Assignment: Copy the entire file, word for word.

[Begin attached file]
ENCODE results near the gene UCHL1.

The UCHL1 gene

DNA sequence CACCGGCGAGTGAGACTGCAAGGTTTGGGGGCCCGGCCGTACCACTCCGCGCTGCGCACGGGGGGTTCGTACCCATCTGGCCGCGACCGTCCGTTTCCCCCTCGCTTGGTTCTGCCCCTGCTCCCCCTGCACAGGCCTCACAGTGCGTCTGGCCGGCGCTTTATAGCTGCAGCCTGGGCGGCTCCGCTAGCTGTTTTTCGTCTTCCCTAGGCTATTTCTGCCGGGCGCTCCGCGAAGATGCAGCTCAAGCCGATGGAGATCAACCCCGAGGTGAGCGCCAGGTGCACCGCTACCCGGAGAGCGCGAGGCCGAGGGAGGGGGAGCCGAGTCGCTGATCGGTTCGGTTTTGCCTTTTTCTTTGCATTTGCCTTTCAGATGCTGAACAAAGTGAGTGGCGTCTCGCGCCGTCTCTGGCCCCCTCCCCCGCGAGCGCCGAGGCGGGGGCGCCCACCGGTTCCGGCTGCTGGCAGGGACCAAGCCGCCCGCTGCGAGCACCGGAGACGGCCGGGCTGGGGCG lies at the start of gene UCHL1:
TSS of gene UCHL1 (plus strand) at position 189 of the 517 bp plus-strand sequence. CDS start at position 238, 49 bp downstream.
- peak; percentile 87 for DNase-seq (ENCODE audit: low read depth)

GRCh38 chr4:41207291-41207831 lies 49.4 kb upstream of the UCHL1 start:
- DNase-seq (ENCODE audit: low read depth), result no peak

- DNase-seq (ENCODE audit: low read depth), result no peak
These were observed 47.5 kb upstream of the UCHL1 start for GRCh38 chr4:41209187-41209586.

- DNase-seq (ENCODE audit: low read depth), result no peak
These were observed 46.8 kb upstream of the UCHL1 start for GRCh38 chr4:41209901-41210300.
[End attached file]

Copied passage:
ENCODE results near the gene UCHL1.

The UCHL1 gene

DNA sequence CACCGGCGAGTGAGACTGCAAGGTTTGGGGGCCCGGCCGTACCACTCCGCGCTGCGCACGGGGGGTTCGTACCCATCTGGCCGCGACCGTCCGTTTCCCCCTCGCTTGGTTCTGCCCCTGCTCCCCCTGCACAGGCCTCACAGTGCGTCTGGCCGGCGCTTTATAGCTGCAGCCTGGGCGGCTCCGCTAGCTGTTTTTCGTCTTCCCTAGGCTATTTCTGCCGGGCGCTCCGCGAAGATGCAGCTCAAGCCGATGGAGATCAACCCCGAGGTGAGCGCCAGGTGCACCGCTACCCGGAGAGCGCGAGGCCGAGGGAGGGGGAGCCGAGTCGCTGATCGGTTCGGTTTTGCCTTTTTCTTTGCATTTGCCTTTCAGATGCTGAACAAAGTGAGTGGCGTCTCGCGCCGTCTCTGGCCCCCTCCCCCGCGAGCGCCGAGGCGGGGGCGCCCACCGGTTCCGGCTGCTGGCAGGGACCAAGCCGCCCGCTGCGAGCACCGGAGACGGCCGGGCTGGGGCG lies at the start of gene UCHL1:
TSS of gene UCHL1 (plus strand) at position 189 of the 517 bp plus-strand sequence. CDS start at position 238, 49 bp downstream.
- peak; percentile 87 for DNase-seq (ENCODE audit: low read depth)

GRCh38 chr4:41207291-41207831 lies 49.4 kb upstream of the UCHL1 start:
- DNase-seq (ENCODE audit: low read depth), result no peak

- DNase-seq (ENCODE audit: low read depth), result no peak
These were observed 47.5 kb upstream of the UCHL1 start for GRCh38 chr4:41209187-41209586.

- DNase-seq (ENCODE audit: low read depth), result no peak
These were observed 46.8 kb upstream of the UCHL1 start for GRCh38 chr4:41209901-41210300.